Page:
Library

The books

End papers from the Alice in Wonderland display in the library © Ed Church

End papers from the Alice in Wonderland display in the library

We hold a fascinating collection of Vita and Harold's books; some with their own annotations. Our collection spans over 70 years and is a fascinating record of their travels, friendships and passions. Our star item 'Alice's dventures underground' is a facsimile of the original handwritten copy given to Ellen Terry by the author. Her daughter, Edith Craig gave it to Vita as they were friends, forming a link between Sissinghurst and Smallhythe Place.

The books

Facsimile of the author's copy of Alice’s adventures underground © Ed Church

Facsimile of the author's copy of Alice’s adventures underground

We hold a fascinating collection of Vita and Harold's books; some with their own annotations. The collection spans over 70 years and is a fascinating record of their travels, friendships and passions.
Our star item ' Alice adventures underground' is a facsimile of the original handwritten copy given to Ellen Terry by the author. Her daughter, Edith Craig gave it to Vita as they were friends, forming a link between Sissinghurst and Smallhythe Place.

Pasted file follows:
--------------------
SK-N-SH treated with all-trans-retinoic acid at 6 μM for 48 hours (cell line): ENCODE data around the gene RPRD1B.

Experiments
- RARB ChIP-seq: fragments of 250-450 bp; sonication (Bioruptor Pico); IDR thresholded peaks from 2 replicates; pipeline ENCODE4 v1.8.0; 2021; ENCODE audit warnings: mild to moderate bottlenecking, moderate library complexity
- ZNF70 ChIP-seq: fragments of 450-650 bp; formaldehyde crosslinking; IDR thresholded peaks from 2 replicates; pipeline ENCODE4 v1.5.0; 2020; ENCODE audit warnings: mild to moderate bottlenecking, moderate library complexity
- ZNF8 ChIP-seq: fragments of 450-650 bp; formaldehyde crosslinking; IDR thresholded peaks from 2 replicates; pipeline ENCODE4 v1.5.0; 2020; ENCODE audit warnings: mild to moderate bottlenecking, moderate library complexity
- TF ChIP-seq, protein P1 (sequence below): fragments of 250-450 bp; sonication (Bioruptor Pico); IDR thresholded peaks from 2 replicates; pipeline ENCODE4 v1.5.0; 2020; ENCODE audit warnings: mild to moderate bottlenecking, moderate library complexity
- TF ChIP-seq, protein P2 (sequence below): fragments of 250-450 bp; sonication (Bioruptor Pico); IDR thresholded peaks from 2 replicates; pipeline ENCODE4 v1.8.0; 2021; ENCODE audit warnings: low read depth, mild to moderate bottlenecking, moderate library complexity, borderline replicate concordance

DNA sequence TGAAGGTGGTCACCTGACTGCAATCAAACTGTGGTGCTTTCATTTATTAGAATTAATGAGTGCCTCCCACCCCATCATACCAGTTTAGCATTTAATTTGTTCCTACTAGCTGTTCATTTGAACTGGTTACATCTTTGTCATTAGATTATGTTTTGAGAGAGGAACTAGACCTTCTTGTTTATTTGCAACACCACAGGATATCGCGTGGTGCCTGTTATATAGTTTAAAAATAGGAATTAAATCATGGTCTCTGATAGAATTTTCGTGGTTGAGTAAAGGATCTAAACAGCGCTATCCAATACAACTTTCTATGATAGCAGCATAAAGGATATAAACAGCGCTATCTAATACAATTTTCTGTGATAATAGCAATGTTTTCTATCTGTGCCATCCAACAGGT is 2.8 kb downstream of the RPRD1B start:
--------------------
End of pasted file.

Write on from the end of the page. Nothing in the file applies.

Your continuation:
Vita's writing room

Vita's writing room in the Elizabethan tower

Vita gardened during the day and in the evening, wrote her books and weekly gardening columns. This routine continued until her death in 1962. The writing room is as she left it.

Recreating the library

Recovering the sofa in the library

During 2011 we refurbished some of the furniture as the original sofa and armchair brought from Long Barn had long gone.
New seating was purchased and recovered with a similar pattern originally chosen by Vita.  Warner’s supplied the pattern called ‘Floating Magnolia-Beige on Stone’.
 

'The Big Room'

Archive photo of the library from the donor family album © Juliet Nicolson

Archive photo of the library from the donor family album

When Vita and Harold Sackville-West bought the property in 1930 this room was the farm’s stable.  Over the years they transformed it into their library, inserting a large window on the north wall and installing wooden panelling and floor. Occasionally they used to entertain visitors, amongst them the Queen Mother and Sir Winston Churchill.  Over the next two years, their 11,000 book collection will be undergoing extensive conservation.  This work will be on view to the public during March/April and October  - do check our events page for updates.

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